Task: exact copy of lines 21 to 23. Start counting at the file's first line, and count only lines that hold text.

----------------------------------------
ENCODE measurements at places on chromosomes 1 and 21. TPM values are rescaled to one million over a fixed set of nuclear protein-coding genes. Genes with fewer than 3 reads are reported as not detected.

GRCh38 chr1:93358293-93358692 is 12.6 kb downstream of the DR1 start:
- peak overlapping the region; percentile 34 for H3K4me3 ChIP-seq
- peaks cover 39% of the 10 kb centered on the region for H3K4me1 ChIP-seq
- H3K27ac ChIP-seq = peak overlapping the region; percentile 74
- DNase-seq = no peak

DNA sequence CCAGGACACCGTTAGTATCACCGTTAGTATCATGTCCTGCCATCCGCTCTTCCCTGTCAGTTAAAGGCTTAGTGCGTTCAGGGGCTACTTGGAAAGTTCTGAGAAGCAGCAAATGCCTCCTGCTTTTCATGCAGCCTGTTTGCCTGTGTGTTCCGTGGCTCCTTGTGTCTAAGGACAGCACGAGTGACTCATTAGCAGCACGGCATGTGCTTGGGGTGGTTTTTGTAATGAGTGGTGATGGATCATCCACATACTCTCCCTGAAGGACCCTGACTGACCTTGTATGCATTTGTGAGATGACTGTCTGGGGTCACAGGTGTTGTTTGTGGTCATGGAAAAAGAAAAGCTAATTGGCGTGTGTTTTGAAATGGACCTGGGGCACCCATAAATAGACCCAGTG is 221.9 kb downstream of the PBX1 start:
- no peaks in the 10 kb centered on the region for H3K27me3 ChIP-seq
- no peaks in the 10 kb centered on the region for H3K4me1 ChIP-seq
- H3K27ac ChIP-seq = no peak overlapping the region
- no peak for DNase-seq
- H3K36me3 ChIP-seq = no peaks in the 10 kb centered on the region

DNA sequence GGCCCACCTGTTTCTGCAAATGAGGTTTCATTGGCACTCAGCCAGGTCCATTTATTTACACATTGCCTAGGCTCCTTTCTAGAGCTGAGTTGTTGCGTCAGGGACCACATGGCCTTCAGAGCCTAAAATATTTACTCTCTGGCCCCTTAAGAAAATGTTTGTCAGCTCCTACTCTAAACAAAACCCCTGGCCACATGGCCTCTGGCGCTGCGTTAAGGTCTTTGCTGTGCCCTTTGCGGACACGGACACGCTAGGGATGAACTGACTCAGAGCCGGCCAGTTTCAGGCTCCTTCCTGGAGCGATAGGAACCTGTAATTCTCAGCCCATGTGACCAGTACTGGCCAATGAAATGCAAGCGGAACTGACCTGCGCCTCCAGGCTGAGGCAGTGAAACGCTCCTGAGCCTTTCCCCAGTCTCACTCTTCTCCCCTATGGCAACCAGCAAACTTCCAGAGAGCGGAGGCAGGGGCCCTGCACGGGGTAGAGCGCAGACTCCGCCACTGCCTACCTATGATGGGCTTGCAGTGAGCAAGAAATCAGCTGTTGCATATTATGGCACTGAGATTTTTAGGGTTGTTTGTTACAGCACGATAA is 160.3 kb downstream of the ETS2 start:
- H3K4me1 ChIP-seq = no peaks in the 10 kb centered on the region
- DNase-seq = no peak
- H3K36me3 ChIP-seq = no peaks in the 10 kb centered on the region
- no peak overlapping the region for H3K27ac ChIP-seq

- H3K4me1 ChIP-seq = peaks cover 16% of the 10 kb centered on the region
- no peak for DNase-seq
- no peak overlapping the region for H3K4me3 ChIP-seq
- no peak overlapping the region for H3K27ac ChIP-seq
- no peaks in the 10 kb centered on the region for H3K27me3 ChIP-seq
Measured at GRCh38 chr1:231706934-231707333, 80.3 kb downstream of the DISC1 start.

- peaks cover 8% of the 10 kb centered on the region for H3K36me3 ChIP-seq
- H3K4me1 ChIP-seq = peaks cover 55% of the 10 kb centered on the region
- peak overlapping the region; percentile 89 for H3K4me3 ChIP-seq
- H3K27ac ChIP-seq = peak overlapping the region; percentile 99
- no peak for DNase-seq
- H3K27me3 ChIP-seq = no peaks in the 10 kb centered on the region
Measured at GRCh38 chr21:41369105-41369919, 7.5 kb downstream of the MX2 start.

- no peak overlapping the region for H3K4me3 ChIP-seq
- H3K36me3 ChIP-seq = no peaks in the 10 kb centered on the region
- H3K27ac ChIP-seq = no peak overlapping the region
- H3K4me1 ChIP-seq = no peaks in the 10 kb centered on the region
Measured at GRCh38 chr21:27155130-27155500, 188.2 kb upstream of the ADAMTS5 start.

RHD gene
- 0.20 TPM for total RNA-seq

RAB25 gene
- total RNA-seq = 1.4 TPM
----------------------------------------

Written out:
- no peak overlapping the region for H3K27ac ChIP-seq
- no peaks in the 10 kb centered on the region for H3K27me3 ChIP-seq
Measured at GRCh38 chr1:231706934-231707333, 80.3 kb downstream of the DISC1 start.